TUESDAY, April 12, 2005 (HealthDay News) -- Death or serious complications in heart attack patients given powerful clot-busting drugs are more likely triggered by individual patient characteristics than drug-dosing errors, a new study finds.
The findings suggest busy ER doctors shouldn't be overly concerned about the possibility of minor dosing errors when using life-saving clot-busting drugs, the study authors said. Such concern could result in insufficient use of these drugs, known as fibrinolytic agents.
About one in three patients admitted to emergency departments with heart attack symptoms do not receive these drugs, noted researchers at Duke University Clinical Research Institute, in Durham, N.C. Doctors' concerns about potential problems due to incorrect dosing is one reason cited for this under-usage of clot-busting drugs, they said.
In the study, published in the April 13 issue of the Journal of the American Medical Association, the Duke team analyzed data from a study of almost 17,000 patients with heart attack symptoms given either on of these clot-busting drugs or a placebo.
About five percent of the patients received incorrect doses of these anticlotting drugs, the researchers reported. The 30-day death rate for patients who received an overdose was 9.8 percent, and 19.5 percent for those who received an underdose. Patients who received a correct dose had a death rate of 5.4 percent.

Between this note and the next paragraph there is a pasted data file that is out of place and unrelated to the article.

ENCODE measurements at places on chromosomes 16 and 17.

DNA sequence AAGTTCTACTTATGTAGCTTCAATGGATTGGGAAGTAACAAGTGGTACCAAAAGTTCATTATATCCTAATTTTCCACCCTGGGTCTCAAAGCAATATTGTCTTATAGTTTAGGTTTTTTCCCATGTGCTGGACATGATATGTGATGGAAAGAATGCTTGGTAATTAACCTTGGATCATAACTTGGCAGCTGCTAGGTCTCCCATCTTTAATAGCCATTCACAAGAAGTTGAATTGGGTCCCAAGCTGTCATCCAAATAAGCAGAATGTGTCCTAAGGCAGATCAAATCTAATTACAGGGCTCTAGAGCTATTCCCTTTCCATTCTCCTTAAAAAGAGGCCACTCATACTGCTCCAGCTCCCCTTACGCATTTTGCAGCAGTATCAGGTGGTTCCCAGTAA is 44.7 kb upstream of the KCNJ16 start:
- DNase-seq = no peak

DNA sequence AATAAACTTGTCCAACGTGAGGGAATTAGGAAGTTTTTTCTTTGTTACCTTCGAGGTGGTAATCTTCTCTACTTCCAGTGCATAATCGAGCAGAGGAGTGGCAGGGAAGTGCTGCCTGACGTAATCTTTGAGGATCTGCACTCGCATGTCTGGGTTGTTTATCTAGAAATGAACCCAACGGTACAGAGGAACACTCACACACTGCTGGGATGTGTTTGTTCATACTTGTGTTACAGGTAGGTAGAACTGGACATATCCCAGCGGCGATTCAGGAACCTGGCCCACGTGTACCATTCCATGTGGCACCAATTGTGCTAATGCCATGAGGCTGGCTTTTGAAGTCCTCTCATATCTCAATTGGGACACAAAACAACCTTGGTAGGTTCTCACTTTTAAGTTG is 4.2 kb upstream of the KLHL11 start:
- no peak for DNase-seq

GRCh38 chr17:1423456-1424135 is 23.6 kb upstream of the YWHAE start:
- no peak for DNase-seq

However, the same statistics held true for patients receiving an inactive placebo, too, the researchers noted.
There was a 10 percent death rate among patients who received an "overdose" of placebo, while those who received an placebo "underdose" had a death rate of 23.5 percent. Those who received a correct dose of placebo had a death rate of 5.4 percent.
Since roughly similar findings were found in both active drug and inactive placebo, this suggests there's something about individual patients that's driving the results, rather than either of these agents, the researchers said.
"These findings are counterintuitive, when given the wrong dose of placebo, there was [also a] much worse outcome," Dr. Christopher Granger, a Duke University Medical Center cardiologist, said in a prepared statement.
"This is clearly a remarkable finding, as well as a reason to pause -- whenever we see a relationship between a treatment and an outcome, we must be careful in ascribing cause and effect. Other factors may also be involved, and additional studies are need to better understand what these factors may be," Granger said.
"We have found that there does not appear to be a cause-and-effect relationship between small dosing errors and worse outcomes for patients. These findings should be somewhat reassuring to busy physicians in emergency rooms who can assume that as long as the drugs are given carefully to the right patients, small misdosings should not lead to bad outcomes," Granger said.
The Cleveland Clinic Foundation has more about treating heart attack.